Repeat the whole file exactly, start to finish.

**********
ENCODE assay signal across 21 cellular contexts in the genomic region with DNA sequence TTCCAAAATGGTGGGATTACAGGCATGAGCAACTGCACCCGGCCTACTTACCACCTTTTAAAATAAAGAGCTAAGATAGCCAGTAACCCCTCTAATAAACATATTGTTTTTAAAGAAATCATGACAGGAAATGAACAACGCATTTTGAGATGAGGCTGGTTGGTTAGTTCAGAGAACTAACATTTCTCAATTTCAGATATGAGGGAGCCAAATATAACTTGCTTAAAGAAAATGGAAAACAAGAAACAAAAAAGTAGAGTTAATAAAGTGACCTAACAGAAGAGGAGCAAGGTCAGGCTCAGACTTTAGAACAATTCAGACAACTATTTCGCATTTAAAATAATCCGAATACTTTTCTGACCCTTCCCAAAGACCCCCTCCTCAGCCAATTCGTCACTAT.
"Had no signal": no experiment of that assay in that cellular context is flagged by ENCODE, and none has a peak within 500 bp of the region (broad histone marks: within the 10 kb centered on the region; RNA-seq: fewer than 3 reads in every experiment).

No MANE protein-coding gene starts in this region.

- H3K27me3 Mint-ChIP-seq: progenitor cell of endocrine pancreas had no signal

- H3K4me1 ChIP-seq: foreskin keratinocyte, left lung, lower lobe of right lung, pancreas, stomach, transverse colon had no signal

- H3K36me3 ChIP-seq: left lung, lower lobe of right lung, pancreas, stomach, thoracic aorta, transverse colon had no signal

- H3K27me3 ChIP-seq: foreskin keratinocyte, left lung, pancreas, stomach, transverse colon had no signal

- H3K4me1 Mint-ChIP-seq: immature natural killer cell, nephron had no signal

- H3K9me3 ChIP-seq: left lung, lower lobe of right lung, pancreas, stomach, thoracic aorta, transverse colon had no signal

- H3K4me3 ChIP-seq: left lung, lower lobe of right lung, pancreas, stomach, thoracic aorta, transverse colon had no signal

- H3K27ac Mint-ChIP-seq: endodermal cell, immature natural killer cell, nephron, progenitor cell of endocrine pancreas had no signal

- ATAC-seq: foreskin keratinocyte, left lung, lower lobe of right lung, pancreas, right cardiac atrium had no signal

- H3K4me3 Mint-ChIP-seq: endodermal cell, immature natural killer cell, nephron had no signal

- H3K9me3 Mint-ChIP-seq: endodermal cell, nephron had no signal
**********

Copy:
ENCODE assay signal across 21 cellular contexts in the genomic region with DNA sequence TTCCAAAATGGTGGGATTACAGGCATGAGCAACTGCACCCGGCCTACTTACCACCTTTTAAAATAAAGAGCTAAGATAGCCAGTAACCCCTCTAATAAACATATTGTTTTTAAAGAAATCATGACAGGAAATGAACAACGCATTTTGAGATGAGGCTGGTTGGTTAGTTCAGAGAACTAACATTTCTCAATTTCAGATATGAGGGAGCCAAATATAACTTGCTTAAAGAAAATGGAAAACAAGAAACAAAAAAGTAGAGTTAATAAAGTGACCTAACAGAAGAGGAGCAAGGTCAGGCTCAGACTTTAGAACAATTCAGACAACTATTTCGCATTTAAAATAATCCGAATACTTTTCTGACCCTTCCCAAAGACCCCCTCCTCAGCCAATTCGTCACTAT.
"Had no signal": no experiment of that assay in that cellular context is flagged by ENCODE, and none has a peak within 500 bp of the region (broad histone marks: within the 10 kb centered on the region; RNA-seq: fewer than 3 reads in every experiment).

No MANE protein-coding gene starts in this region.

- H3K27me3 Mint-ChIP-seq: progenitor cell of endocrine pancreas had no signal

- H3K4me1 ChIP-seq: foreskin keratinocyte, left lung, lower lobe of right lung, pancreas, stomach, transverse colon had no signal

- H3K36me3 ChIP-seq: left lung, lower lobe of right lung, pancreas, stomach, thoracic aorta, transverse colon had no signal

- H3K27me3 ChIP-seq: foreskin keratinocyte, left lung, pancreas, stomach, transverse colon had no signal

- H3K4me1 Mint-ChIP-seq: immature natural killer cell, nephron had no signal

- H3K9me3 ChIP-seq: left lung, lower lobe of right lung, pancreas, stomach, thoracic aorta, transverse colon had no signal

- H3K4me3 ChIP-seq: left lung, lower lobe of right lung, pancreas, stomach, thoracic aorta, transverse colon had no signal

- H3K27ac Mint-ChIP-seq: endodermal cell, immature natural killer cell, nephron, progenitor cell of endocrine pancreas had no signal

- ATAC-seq: foreskin keratinocyte, left lung, lower lobe of right lung, pancreas, right cardiac atrium had no signal

- H3K4me3 Mint-ChIP-seq: endodermal cell, immature natural killer cell, nephron had no signal

- H3K9me3 Mint-ChIP-seq: endodermal cell, nephron had no signal